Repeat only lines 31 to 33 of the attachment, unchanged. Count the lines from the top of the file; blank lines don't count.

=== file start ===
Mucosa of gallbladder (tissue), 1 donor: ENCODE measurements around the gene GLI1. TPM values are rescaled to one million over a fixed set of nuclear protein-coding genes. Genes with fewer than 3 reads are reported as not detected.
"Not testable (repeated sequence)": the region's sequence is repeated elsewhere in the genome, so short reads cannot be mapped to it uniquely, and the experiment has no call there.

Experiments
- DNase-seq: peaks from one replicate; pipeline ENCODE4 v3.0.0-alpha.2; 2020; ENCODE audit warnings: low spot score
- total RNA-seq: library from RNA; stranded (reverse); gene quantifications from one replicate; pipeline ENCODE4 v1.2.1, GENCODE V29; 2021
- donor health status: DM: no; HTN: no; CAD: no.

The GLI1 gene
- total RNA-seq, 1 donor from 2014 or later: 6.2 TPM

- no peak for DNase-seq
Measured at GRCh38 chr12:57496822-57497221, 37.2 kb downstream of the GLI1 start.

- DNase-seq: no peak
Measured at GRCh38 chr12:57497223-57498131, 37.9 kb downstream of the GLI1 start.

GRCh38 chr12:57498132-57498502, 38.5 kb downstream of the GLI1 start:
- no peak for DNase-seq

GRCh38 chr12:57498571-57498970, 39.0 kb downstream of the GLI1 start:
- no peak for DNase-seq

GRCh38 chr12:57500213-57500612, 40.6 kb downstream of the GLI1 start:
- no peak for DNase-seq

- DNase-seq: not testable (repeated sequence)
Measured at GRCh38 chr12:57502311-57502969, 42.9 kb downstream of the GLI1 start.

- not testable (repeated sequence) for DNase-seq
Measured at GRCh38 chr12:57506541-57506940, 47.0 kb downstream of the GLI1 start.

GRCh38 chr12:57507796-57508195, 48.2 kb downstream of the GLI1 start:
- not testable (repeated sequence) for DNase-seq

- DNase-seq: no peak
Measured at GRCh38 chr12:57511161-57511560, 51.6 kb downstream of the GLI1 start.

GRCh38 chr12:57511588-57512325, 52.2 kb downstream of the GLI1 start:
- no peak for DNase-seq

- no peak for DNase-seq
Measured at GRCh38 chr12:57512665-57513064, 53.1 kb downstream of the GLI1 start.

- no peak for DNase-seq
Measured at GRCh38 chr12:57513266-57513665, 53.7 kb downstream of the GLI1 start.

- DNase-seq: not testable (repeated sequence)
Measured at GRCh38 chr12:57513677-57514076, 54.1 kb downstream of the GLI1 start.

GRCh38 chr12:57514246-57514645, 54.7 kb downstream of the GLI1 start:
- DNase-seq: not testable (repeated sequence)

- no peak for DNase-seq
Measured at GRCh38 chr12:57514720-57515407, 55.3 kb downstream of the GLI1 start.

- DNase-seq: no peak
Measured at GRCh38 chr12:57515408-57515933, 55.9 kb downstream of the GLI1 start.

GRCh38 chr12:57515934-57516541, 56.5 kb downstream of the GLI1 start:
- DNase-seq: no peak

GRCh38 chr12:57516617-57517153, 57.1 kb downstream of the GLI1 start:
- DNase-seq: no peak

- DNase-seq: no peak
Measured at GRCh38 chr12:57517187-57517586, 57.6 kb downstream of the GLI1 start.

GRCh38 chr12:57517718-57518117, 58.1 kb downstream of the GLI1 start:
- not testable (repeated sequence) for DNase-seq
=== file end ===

- no peak for DNase-seq
Measured at GRCh38 chr12:57513266-57513665, 53.7 kb downstream of the GLI1 start.

- DNase-seq: not testable (repeated sequence)